No one understands all that goes into planning an event like the Macy’s Thanksgiving Parade better than a meeting professional. There is one in particular who is living the experience as she will be part of the saxophone section of the Awesome Original Second Time Arounders Marching Band – Michelle J. Taunton, CMP, CMM, manager, global accounts, HelmsBriscoe. The band of 450 from St. Petersburg, FL, will be performing “Enchano” in front of Macy’s on 34th Street.
“The logistics person in me will be paying particularly close attention to all the logistics involved to put on the Thanksgiving Parade. Something the general public probably doesn’t realize is that there’s a full dress rehearsal for all the performers of their Herald Square show in the wee hours of the morning before the parade starts,” describes Taunton. “We have a 2:00 am lobby call on Thanksgiving morning to catch our buses for a 3:30 am dress rehearsal in Herald Square, so by the time the parade starts at 9:00 am, we’ll have been up for well over seven hours.” This is in addition to a Thanksgiving eve rehearsal that is slated to run until 9:30 pm.
In October, the group had to videotape a dress rehearsal of its Herald Square show and submit that video to the organizers of the Thanksgiving Parade. “Apparently, if the organizers don’t think a band looks or sounds tight enough, they won’t allow the band to perform its drill in Herald Square and will instead have the band just march through without stopping,” she explains. “The organizers have been adamant, though, that no videos of rehearsals be posted online, as they don’t want anyone seeing the bands’ drills until the actual parade.”
How is this for pressure? A Thanksgiving tradition, more than 50 million viewers watch the parade from home every year while another 3.5 million head to the streets of New York City to take in this spectacle in person.
Taunton understands all that goes into planning an event of this magnitude but feels communication could have been improved by providing the schedule much earlier than just a week before the parade. “This experience has reinforced the importance of communication in all areas, and to always try to look at things from the participants’ perspective. The band leadership has done a great job in the majority of areas, but there have been some areas in which the communication has been sorely lacking,” she says.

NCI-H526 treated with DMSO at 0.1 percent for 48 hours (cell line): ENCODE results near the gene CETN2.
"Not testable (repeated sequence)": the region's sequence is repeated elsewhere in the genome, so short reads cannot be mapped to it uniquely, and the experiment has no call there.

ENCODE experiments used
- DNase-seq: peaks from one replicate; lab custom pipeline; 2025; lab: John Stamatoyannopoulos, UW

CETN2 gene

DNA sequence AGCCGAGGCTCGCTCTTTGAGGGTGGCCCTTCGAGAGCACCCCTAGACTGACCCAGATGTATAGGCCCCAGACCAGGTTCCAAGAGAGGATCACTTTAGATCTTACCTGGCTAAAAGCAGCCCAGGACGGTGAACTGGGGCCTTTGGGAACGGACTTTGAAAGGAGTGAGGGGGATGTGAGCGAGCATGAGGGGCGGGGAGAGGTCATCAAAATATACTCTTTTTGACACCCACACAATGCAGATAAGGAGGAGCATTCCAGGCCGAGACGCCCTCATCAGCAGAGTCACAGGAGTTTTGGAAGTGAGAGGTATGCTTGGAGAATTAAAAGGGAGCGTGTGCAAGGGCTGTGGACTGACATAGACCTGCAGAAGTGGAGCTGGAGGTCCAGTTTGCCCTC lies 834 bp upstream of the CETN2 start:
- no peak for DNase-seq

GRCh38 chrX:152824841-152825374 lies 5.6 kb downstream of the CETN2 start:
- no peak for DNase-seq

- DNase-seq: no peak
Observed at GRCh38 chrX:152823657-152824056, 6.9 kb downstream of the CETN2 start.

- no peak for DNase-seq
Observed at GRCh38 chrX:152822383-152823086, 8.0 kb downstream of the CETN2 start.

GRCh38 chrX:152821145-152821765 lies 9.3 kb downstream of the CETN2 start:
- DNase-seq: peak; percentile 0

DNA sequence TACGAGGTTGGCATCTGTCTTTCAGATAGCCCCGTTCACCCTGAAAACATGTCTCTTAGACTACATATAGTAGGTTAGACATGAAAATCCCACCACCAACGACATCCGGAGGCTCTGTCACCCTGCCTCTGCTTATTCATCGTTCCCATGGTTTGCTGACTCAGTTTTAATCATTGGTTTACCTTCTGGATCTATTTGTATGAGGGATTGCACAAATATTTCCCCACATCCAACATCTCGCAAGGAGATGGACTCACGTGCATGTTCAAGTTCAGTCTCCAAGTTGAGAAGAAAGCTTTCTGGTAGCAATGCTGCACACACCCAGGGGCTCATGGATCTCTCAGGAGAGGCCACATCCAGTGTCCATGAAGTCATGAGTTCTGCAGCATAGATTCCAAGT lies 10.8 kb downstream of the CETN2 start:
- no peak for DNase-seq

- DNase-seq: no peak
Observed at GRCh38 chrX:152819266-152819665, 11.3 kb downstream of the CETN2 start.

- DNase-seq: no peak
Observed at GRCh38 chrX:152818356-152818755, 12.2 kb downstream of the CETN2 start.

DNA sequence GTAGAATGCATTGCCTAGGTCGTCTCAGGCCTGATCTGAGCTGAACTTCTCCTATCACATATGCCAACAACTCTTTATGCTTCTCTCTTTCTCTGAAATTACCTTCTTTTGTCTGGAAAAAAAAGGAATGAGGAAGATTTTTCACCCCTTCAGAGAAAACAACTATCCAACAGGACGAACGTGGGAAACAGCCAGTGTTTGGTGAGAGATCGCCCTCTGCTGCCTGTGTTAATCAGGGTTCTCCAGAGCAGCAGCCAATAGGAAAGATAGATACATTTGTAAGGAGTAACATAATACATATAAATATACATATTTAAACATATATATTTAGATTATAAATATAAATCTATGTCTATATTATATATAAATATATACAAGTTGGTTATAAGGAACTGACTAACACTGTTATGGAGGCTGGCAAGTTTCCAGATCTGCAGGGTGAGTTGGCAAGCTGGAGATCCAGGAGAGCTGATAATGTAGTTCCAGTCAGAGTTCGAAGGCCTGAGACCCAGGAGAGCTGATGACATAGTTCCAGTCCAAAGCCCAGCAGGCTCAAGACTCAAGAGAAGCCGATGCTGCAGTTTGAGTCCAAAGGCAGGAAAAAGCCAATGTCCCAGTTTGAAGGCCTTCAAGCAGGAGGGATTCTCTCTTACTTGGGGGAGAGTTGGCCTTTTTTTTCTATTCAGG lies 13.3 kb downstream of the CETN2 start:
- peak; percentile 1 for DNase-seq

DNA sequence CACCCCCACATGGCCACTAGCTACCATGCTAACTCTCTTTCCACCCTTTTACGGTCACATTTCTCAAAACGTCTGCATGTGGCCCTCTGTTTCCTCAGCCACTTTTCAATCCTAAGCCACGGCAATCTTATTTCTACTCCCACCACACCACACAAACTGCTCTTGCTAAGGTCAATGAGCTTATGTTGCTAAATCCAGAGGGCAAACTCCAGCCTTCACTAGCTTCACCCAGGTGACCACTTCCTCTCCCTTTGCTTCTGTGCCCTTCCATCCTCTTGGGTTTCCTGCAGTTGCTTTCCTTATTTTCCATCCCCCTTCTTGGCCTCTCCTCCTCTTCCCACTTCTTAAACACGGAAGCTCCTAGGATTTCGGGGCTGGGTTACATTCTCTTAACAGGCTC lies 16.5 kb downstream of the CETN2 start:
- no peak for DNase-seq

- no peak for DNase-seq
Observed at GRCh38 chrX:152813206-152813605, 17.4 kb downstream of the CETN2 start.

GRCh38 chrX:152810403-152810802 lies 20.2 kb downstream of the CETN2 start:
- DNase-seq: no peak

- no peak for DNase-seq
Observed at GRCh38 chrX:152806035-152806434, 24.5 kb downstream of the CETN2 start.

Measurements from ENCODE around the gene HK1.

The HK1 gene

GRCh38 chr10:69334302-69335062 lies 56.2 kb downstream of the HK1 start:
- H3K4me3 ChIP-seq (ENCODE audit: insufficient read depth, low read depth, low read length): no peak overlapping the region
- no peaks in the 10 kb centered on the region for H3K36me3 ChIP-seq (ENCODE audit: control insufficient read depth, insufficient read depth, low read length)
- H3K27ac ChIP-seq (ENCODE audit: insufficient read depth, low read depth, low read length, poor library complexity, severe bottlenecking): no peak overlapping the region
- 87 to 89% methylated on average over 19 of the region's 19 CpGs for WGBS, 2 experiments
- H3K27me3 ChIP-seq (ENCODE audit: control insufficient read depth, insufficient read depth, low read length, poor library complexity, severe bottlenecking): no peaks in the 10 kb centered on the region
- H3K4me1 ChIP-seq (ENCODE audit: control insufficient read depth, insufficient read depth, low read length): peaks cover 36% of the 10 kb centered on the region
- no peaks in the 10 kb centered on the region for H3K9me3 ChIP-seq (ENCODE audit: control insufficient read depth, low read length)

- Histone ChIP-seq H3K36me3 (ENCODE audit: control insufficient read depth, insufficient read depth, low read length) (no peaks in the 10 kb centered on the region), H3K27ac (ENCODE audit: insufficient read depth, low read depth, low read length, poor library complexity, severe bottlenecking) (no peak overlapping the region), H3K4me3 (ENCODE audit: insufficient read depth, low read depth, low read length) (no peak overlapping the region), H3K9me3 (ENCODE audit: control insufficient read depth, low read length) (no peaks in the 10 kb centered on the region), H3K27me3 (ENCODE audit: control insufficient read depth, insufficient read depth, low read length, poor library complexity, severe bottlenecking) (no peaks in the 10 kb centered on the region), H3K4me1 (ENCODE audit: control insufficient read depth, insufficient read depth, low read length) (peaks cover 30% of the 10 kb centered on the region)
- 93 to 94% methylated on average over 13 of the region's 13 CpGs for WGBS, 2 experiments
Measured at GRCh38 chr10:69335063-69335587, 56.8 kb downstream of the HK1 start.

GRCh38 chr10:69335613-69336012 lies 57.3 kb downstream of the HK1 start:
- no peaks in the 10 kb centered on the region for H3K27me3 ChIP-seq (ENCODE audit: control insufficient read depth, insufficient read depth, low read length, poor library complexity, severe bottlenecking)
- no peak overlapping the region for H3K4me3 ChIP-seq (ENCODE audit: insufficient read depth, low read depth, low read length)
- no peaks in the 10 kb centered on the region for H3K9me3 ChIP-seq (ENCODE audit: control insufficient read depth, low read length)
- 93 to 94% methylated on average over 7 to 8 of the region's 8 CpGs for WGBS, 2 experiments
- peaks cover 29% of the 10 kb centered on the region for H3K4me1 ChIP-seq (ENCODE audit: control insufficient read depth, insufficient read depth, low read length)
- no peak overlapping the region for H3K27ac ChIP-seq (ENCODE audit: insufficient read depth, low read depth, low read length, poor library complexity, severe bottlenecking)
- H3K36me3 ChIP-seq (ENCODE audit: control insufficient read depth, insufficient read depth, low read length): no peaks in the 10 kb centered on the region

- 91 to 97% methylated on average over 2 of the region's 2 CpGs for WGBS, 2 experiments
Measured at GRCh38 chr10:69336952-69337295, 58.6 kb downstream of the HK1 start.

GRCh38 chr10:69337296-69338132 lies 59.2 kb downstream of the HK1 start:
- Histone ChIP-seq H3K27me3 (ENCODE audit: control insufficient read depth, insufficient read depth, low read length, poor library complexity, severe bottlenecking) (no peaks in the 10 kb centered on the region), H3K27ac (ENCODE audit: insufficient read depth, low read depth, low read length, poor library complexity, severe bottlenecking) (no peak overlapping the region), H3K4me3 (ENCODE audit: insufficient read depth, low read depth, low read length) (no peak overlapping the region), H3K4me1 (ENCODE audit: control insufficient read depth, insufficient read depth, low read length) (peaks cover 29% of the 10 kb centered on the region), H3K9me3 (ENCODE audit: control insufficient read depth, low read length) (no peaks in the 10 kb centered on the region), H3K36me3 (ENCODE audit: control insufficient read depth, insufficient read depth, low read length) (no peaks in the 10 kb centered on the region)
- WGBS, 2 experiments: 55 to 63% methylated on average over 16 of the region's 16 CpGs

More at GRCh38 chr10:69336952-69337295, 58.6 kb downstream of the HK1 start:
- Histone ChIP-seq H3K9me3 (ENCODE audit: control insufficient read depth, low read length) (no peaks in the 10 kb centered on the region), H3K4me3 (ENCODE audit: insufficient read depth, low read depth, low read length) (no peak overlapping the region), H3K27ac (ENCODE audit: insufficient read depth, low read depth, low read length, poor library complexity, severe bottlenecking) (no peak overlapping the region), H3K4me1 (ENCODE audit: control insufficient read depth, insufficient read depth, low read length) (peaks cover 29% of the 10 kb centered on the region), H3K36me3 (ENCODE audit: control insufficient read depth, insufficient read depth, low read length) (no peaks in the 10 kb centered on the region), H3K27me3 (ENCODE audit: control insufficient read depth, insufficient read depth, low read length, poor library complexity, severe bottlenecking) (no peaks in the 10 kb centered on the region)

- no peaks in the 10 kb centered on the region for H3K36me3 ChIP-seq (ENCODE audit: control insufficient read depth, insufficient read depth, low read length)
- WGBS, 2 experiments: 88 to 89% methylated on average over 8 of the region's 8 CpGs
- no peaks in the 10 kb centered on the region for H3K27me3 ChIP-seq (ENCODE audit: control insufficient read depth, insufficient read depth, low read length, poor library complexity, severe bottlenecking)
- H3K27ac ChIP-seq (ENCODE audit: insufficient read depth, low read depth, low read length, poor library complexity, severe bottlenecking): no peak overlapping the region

The group was initially told that they would need to arrive in New York City on Tuesday, as there would be a rehearsal on Wednesday. What they were not told until last week is that the rehearsal would be at 7 pm, and several people purchased tickets to shows for Wednesday night. Others were miffed as to why they didn’t learn this sooner as New York City is only a two-and-a-half-hour flight from Tampa, and many could have saved a night’s hotel cost by flying in on Wednesday morning.
“We didn’t get a formal itinerary for our time in NYC until a week out. Before that, there were just some random emails and posts on the group’s Facebook page,” says Taunton. “Being a planner, I’ve been transferring that information into an itinerary I created myself, but I find it very disorganized to not have a detailed agenda for the group activities. It’s been frustrating trying to make plans in NYC without having all the timing details. Since the band leadership is primarily concerned with the band’s performance, they don’t seem to understand that the participants might want to make other plans during their downtime and need the schedule.”
Dress was another area that was lacking details. “We’re wearing these long raincoats, and they’re fairly thin, but we’ve received no instructions about what we should or shouldn’t wear underneath them. That seems pretty basic to me, but it’s the kind of thing that is commonly overlooked. So, again, as a planner, it’s just reinforced to me how important it is to anticipate all questions a participant might have and communicate the answers early and clearly.”
Taunton is also intrigued by the way emergency medical information is handled. “We’re all supposed to fill out an emergency medical form including allergies, medications, emergency contact info, etc., fold it up, and put it in our left shoe. That way, should someone pass out along the parade route, emergency personnel can just remove your shoe and get the info they need,” she says “I like the idea that my medical information is available to emergency personnel, but not maintained electronically by the group where the data security might not be the greatest as this is an all-volunteer run group, after all.”
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